Transcript for Sen. Ted Cruz: 'Focus Should Be Taking Out ISIS'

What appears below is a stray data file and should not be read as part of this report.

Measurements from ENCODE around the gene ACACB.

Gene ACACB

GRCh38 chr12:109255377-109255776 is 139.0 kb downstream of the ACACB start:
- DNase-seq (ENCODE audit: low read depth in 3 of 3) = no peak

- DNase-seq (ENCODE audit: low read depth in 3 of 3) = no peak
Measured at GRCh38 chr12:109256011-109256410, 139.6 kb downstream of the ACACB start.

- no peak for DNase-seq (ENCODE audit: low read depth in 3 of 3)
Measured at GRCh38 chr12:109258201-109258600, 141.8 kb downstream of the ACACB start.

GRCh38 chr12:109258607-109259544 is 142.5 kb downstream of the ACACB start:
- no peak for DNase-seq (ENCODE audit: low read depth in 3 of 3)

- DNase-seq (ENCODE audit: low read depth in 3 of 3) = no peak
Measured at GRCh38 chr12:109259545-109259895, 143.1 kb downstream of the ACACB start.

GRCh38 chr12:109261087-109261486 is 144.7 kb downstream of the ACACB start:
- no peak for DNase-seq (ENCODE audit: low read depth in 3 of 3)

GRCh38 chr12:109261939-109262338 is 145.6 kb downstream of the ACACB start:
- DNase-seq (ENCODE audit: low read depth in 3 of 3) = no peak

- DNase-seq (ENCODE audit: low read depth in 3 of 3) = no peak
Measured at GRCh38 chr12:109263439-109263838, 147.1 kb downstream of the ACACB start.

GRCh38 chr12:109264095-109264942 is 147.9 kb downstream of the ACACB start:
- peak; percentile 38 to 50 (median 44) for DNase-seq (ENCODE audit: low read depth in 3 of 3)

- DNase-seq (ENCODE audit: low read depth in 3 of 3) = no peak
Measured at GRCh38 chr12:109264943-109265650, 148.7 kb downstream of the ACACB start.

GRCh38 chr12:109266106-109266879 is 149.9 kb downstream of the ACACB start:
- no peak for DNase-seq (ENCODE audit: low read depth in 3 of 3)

Critics pounced a few weeks ago when the president said he didn't have a strategy against Isis. Now the new threat is scrambling republican ranks, too. Jeff Zeleny is on the trail with Ted Cruz. He joins us from Manchester now. Good morning, Jeff. Reporter: Good morning, George. As the white house focused its scope on Isis, foreign policy is back on the front burner of domestic politics. Republicans are unified in the criticism of the president, but divided on solutions. Last night in New Hampshire, senator Ted Cruz sounded the alarm. This nation feeters at the precipice. And offered a scolding assessment of how the U.S. Is confronting the threat from Isis. After bringing gop activists to their feet, we asked him what to do. We ought to have a direct, overwhelming air campaign to take them out. Reporter: In Iraq and Syria? The focus should be Iraq. But the real focus should be taking out Isis. Within Syria, it should not be our objective to try to resolve the civil war in Syria. Reporter: You said the U.S. Should bomb Isis back into the stone age. Should that take congressional approval? Or does the president have the authority to do it on his own? It should absolutely take congressional approval. Reporter: But not all republicans agree. On Friday, senator Marco Rubio sent a letter to the white house, saying the president should act swiftly on his own. Early divisions are becoming clear. Senator Rand Paul says he would destroy Isis militarily. His tough talk is at odds with his earlier views, prompting him to write an essay in "Time" magazine this week. Titled "I'm not an isolationist." We asked Cruz whether he agreed. I'm going to let Rand characterize his own views. What I can tell you. Reporter: He's been trying, though. How do you characterize them? I'll leave that to Rand and to the American people to make their own judgments. Reporter: Among some grass roots republicans, there are growing libertarian views, with deep resistance to another war. Louisiana governor bobby jindal, also visiting New Hampshire, said it was a fine and dangerous line for the party to walk. The country and the world needs America to be strong and predictable. The world is more dangerous, less predictable because of a lack of American leadership. Reporter: Isis and a long list of foreign policy challenges are front and center in the warmup to the 2016 campaign. Positions staked out now likely to become a lasting part of a candidate's record. So republicans are trying to keep their comments focusing on criticizing the president, as he prepares to give a speech this week on Isis. What would you like to hear from him? How urgent is this? I think it's an urgent concern to strike while Isis is vulnerable. Reporter: If the president decides to seek krong nal approval and explanned the military come pain, he'll be seeking support from some of his biggest critics. He just might get it. There's a rising hawkish tone in the republican party.
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